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Cardinal Pell appointed to Pope’s new Advisory Group


From Catholic Communications, Sydney Archdiocese

Archbishop of Sydney Cardinal George Pell is one of eight senior churchmen chosen by Pope Francis to review the Roman Curia, the governing body of the Catholic Church.

Cardinal Pell will still be based in Sydney and Archbishop of Sydney.

Cardinal Pell said he was looking forward to whatever contribution he could make, but agreed he was sure the Holy Father will be working towards "a better discipline".

"There has been a spot of bother as we know in the Vatican, with the butler leaking the papers and other allegations," he said.

"Most of the people working in the Curia are very, very fine people, but there were one or two mishaps.

"I am sure people would want and expect that we should do better."

Governance and Curia procedures are reported to have been widely discussed during the pre-conclave meetings. A statement from the Vatican on the weekend said Pope Francis came up with the idea of this committee to form an advisory body from those meetings.

The six other cardinals and a monsignor on the new committee who will join Cardinal Pell come from Italy, Chile, Germany, the Democratic Republic of Congo, the United States and Honduras.

The make-up of the committee is a very clear indication that Pope Francis wants to reflect the universal nature of the church in its core decision-making.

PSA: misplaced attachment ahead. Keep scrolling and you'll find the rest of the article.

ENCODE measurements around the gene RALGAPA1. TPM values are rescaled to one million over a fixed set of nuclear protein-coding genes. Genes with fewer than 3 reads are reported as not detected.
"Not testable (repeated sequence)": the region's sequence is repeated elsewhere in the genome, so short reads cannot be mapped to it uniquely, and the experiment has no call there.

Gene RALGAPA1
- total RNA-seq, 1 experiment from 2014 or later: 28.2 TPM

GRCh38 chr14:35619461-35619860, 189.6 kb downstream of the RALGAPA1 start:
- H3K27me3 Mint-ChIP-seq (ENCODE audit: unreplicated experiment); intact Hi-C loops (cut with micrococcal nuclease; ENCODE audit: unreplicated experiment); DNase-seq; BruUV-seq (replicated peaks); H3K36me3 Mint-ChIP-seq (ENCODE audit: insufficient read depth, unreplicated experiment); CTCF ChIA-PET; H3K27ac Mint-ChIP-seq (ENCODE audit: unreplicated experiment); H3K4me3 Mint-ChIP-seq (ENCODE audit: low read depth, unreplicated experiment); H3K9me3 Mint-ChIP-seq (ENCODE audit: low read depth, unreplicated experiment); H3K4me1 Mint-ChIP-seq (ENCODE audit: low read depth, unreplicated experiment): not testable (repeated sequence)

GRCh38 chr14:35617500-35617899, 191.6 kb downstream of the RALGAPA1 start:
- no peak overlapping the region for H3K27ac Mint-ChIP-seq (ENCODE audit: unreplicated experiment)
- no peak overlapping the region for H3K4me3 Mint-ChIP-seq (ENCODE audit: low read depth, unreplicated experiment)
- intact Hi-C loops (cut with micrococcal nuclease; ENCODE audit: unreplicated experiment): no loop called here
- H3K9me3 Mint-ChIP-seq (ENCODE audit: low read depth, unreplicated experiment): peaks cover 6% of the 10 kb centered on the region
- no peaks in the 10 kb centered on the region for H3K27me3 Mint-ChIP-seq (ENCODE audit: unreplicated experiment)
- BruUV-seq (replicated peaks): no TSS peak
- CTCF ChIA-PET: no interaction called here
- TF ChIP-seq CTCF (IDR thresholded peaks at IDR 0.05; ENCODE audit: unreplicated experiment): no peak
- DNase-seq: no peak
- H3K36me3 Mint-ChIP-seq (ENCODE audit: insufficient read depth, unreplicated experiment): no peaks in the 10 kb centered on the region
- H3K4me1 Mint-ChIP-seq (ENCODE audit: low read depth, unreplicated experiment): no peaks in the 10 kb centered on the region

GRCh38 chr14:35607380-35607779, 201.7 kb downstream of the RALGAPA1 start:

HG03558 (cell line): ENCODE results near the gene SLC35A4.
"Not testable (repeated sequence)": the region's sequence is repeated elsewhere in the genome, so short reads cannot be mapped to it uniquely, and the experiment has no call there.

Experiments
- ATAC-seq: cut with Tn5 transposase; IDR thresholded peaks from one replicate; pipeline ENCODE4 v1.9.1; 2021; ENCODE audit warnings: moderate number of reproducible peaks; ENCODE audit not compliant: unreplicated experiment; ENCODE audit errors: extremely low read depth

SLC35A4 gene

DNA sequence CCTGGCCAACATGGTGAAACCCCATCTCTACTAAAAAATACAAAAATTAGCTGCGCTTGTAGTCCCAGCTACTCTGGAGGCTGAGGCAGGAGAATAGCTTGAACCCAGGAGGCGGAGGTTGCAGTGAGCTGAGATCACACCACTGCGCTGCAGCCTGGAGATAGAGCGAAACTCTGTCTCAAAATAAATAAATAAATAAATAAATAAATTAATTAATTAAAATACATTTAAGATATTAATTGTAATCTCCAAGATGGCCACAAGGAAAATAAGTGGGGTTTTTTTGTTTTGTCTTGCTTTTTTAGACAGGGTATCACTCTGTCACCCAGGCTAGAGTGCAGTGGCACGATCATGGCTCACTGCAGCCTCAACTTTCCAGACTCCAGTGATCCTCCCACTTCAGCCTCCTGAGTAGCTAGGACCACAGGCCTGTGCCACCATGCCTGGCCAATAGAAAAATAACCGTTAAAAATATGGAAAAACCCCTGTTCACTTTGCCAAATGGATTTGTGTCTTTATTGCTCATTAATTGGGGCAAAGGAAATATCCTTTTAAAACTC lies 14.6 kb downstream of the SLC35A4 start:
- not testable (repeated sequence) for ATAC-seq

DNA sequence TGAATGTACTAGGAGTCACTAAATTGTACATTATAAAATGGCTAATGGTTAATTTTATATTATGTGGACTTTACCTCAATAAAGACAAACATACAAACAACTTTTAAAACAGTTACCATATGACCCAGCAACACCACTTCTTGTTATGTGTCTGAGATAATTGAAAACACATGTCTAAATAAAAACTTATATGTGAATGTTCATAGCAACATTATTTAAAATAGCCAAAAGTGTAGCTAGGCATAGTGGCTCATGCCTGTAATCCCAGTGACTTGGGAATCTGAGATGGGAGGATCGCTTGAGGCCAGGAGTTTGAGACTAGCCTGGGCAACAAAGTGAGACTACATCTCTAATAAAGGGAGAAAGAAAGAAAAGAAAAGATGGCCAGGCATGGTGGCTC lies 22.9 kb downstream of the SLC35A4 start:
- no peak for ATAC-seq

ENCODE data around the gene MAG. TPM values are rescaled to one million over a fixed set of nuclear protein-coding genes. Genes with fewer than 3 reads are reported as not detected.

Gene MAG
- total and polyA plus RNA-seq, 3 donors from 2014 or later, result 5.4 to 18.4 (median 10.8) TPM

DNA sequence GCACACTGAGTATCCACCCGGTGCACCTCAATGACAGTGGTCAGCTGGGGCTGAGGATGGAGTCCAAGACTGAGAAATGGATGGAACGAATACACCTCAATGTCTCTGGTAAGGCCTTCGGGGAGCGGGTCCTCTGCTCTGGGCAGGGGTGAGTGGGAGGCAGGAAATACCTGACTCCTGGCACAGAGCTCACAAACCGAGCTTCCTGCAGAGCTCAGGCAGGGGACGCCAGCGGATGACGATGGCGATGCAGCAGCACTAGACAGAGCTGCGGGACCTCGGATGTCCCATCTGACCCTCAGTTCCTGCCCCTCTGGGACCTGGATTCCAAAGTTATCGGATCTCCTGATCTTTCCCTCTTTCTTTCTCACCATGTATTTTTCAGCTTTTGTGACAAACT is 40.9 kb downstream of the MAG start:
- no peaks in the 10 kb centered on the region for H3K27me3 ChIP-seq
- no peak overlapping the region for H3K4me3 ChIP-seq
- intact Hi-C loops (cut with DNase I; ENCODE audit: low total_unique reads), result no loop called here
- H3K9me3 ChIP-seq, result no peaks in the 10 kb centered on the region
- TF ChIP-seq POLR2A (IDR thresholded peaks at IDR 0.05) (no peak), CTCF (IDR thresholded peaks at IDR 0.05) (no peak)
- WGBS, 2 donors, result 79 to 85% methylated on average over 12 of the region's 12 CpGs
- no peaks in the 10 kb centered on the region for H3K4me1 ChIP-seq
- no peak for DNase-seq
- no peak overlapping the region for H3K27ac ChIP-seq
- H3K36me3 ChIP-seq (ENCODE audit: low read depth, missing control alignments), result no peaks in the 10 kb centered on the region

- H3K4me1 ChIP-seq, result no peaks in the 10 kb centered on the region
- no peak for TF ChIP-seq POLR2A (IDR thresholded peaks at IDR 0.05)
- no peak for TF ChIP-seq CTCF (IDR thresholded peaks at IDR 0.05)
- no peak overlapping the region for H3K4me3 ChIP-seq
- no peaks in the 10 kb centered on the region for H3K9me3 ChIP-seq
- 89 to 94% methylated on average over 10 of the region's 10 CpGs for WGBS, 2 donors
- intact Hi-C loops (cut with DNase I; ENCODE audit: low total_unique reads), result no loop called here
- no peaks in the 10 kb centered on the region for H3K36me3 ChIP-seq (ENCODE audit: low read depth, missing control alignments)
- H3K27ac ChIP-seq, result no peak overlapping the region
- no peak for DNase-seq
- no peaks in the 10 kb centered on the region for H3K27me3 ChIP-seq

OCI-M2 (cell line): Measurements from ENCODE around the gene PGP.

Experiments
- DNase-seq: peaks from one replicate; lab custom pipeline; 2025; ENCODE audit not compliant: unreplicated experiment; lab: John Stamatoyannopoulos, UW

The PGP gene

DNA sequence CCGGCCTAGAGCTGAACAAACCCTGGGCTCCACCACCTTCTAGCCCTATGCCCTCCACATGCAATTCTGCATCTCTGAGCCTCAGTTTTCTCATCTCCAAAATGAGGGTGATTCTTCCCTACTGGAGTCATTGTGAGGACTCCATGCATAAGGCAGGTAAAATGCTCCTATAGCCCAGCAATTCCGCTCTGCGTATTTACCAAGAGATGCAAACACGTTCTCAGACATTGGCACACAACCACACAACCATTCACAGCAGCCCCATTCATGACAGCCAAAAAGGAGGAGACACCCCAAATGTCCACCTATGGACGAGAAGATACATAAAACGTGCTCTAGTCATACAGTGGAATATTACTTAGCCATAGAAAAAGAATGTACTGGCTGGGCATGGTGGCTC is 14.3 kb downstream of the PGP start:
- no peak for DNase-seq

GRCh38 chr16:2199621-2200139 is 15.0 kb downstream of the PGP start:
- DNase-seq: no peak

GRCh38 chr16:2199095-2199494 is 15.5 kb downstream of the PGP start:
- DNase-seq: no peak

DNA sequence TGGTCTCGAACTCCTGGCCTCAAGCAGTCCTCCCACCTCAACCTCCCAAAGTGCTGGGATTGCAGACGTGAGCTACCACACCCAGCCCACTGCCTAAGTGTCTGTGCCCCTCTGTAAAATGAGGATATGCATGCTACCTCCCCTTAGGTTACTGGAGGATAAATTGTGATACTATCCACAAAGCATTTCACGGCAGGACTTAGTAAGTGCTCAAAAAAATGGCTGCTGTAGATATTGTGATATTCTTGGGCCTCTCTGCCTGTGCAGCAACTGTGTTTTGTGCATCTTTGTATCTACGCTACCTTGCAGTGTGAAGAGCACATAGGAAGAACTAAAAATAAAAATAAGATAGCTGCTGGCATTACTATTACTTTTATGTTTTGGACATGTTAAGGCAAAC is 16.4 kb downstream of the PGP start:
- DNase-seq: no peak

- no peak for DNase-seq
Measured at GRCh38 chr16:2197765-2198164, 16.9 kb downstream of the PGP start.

The Curia has been historically weighted towards Italian prelates. Following the election of the first non-European pope for 1300 years, this new advisory committee certainly brings radical change to the Curia.

"I think it is a good thing to have some English-speaking members," Cardinal Pell said.

The official statement on the new advisory committee from the Vatican said: "Pope Francis has formed a group of cardinals to advise him on the governing of the universal church and to study a revision of the apostolic constitution Pastor Bonus on the Roman Curia."

Pope John Paul II issued Pastor Bonus in 1988 and it has effectively functioned as the blueprint for the administration of the Holy See and the Vatican City State.

Read full story at the Sydney Archdiocesan site

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